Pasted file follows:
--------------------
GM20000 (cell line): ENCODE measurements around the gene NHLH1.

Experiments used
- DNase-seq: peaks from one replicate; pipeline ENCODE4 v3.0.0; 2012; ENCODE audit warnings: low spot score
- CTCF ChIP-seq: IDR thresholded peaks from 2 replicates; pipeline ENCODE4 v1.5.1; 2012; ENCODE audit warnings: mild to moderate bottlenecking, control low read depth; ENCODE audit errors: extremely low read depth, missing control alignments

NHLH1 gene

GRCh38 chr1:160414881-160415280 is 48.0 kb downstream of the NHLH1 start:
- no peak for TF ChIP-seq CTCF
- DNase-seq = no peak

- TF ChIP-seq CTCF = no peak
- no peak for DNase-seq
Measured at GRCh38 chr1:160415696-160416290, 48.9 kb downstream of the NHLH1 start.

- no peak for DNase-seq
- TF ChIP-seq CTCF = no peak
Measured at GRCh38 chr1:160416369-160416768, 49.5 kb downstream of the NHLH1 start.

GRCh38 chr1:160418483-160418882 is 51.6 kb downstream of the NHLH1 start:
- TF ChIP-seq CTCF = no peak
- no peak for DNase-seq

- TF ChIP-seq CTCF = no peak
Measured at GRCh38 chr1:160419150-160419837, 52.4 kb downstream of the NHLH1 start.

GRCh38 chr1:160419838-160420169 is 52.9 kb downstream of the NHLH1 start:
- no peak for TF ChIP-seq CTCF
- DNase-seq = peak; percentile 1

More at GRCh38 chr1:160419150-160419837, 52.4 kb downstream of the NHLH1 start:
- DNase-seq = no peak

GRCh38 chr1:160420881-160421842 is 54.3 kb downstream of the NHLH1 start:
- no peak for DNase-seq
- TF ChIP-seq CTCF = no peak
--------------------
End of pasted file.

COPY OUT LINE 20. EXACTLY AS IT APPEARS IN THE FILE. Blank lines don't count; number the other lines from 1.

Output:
GRCh38 chr1:160419838-160420169 is 52.9 kb downstream of the NHLH1 start: